Singularity of purpose, clarity of decisions, certainty of action necessary – Chair of Community Council

CARICOM Secretary-General, Dr. Carla Barnett (l), the Hon. Eamon Courtenay (c), chairing the Council Meeting on Friday and CARICOM Deputy Secretary-General, Dr. Armstrong Alexis (r)
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“For the councils of the Community and the Secretariat to perform optimally, there must be singularity of purpose, clarity of decisions and certainty of action.”

Chair of the Community Council of Ministers, the Hon Eamon Courtenay, Minister of Foreign Affairs, Foreign Trade and Immigration of Belize, made the declaration at the opening of the 49th meeting of the Council on Friday at the CARICOM Secretariat. The Council is the second highest decision-making organ of CARICOM after the Conference of Heads of Government.

Please see the remarks by Minister Eamon below:

  • Colleague Ministers
  • Heads of Delegation
  • Secretary General and Deputy Secretary General, Officials

It is an honour for me to be chairing this 49th Meeting of the Community Council. I bring you warm greetings from Belize. It is good to be back in the Cooperative Republic for the first time in more than a decade.

As I welcome every delegation, I would like to also welcome Ambassador Jennifer Marchand, Trinidad & Tobago’s newly appointed Ambassador to CARICOM, who is joining this meeting online.  Welcome Ambassador Marchand. 

Colleagues, the Community Council was designed to play a very important and strategic role, but in practice the work of this Council has often been overlooked or overshadowed by other Councils which have thematic mandates. However, the events unfolding on the international stage demand that this Council fully discharge its mandate. This Council has the responsibility for strategic planning and coordination in areas of economic integration, functional cooperation and external relations and thereby ensure that the Community is best positioned to manage these challenging times.

Our Community, indeed the world, is contending with multiple complex crises. On top of the climate emergency and the health pandemic we are up against food, energy and financial crises which threaten social cohesion. Apparently, crisis governance is a new normal.

Next year our Community will mark its fiftieth anniversary. Undoubtedly this is a time of celebration but also a time for deep reflection, for repurposing and reimagining. We must answer the question: what does it mean to be a Caribbean Community. Today’s agenda is setting the stage for this voyage of soul searching.

Colleagues, our proposed agenda requires us to make strategic decisions on several issues relating to the architecture of our Community, i.e. the Member States, the Secretariat, regional institutions. We will also settle the proposed agenda for the upcoming 43rd Regular Meeting of the CARICOM Heads of Government.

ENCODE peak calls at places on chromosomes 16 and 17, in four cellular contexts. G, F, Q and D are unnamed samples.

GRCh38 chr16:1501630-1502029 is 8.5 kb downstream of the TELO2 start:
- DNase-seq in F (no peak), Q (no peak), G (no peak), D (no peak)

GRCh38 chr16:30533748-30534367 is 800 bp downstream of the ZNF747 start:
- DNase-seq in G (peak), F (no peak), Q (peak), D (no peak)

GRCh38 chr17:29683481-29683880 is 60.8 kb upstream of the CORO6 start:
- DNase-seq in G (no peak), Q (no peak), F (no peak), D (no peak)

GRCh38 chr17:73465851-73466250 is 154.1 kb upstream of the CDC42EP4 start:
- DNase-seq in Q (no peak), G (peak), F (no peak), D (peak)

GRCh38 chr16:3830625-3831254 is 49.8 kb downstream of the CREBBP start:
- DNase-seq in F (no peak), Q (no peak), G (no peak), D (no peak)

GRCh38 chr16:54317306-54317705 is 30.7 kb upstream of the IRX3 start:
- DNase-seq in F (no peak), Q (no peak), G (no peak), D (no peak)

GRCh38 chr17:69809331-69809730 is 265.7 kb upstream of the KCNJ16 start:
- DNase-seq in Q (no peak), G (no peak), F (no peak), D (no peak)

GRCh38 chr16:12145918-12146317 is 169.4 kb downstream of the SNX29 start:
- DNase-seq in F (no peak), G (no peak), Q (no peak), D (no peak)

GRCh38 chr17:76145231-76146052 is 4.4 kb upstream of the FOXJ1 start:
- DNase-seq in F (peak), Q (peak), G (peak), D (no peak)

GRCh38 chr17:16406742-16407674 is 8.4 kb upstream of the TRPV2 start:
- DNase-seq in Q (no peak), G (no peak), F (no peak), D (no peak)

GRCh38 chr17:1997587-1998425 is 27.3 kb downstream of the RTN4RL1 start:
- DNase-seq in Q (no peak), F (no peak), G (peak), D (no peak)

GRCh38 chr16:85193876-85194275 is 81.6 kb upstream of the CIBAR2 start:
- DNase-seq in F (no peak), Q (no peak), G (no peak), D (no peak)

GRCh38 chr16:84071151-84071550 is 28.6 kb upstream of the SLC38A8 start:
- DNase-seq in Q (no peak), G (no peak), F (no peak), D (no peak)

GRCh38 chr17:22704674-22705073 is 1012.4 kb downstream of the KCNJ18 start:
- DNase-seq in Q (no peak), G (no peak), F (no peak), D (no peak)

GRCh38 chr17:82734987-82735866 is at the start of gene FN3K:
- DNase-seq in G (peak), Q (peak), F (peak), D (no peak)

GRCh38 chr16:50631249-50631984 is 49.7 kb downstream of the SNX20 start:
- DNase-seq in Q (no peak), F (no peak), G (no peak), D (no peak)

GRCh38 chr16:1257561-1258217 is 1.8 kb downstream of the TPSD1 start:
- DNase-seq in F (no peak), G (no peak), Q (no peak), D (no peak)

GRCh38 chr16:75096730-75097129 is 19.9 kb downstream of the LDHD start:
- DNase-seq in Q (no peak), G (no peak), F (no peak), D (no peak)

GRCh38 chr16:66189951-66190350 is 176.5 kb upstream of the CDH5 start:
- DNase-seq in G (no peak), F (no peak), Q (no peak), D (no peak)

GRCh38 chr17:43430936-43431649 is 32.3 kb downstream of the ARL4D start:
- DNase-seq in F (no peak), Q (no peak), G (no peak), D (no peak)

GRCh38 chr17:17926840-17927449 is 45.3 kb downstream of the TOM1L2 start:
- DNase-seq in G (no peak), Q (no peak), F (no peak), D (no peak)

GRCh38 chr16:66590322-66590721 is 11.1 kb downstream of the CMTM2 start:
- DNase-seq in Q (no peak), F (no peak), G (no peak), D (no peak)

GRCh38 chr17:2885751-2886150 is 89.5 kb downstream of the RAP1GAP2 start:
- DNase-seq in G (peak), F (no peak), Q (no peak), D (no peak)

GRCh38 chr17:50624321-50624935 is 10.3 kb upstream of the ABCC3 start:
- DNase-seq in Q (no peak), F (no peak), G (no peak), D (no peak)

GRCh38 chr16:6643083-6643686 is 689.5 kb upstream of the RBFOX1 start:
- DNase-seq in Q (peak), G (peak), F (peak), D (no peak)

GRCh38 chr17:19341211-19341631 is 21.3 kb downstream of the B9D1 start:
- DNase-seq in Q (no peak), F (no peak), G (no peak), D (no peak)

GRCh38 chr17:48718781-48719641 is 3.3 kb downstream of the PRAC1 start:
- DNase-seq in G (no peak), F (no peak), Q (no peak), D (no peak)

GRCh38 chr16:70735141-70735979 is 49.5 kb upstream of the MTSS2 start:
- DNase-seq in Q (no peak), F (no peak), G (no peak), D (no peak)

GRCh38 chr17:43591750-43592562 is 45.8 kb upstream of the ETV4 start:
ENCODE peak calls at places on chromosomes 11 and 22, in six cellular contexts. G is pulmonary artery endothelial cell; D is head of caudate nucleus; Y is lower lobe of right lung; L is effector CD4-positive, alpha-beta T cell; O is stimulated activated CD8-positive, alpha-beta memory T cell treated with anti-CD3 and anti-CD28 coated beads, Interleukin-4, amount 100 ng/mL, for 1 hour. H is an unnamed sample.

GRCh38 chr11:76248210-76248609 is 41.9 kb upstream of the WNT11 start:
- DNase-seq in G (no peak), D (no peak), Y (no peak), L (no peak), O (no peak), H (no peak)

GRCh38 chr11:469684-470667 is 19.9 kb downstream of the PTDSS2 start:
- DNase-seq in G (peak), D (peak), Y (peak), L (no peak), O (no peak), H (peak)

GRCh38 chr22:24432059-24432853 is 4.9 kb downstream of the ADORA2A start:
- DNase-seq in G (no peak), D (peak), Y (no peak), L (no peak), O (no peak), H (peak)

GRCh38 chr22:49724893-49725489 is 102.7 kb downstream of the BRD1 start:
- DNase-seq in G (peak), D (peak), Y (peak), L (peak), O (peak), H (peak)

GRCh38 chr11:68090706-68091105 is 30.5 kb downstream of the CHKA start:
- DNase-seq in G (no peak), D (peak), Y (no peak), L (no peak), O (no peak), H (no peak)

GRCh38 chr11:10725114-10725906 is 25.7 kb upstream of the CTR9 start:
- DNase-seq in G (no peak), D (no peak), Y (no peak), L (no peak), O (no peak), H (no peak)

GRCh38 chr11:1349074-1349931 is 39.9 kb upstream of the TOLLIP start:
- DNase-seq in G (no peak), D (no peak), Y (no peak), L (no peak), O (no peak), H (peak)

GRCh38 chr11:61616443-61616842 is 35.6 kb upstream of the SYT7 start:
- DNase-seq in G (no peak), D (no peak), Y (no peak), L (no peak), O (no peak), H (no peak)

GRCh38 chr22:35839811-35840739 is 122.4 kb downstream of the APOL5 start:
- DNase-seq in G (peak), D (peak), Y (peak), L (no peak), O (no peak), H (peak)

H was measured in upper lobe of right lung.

In considering these agenda items we will be guided by the objectives of our Community to achieve regional integration and development, as we confront the formidable challenges facing Member States – climate change, high debt burden/narrow fiscal space, unemployment, lack of access to concessional financing, and the continued impact of COVID-19 pandemic etc.

Therefore, it is important that we have an agile, efficient and fit for purpose Secretariat. I commend the Secretariat for the implementation of the CARICOM RBM System; the adoption of the Monitoring, Evaluation, Accountability and Learning (MEAL) approach; the restructuring of the Secretariat; the review of Community Institutions; the development of the Draft Secretariat Strategic Plan 2020-2030, to name a few, are all notable and commendable steps taken by the Secretariat to rethink and reorient our way of working to reflect better efficiency, effectiveness and results.

But this remains a work in progress. Much more needs to be done to bring a dynamism to our work, to strengthen the relationship between our territories, our peoples, and our institutions.

Colleague Ministers, I strongly recommend that this Council follow in the footsteps of the Secretariat to reorient and readjust ourselves to meet the resultant Administrative and Governance requirements of these changes to facilitate improved decision-making and in turn improved implementation. Our Council also needs to adopt a more coherent and cohesive approach to our collaboration with other organs with a view to streamline the agenda for the Conference, freeing up the time of the Heads of Government at their meetings to focus on the areas where strategic guidance is needed. 

For the councils of the Community and the Secretariat to perform optimally, there must be singularity of purpose, clarity of decisions and certainty of action. Recent events reveal that our Heads need to renew and recommit to the concept CARICOM unity. Without unity, there is no community

I close by expressing my gratitude to the Ministers, Executive Management Team and general staff of the Secretariat for their cooperation and support afforded Belize during its very busy chairmanship. I also want to pledge my support to the incoming Chair, Suriname.

I look forward to a productive and successful meeting.

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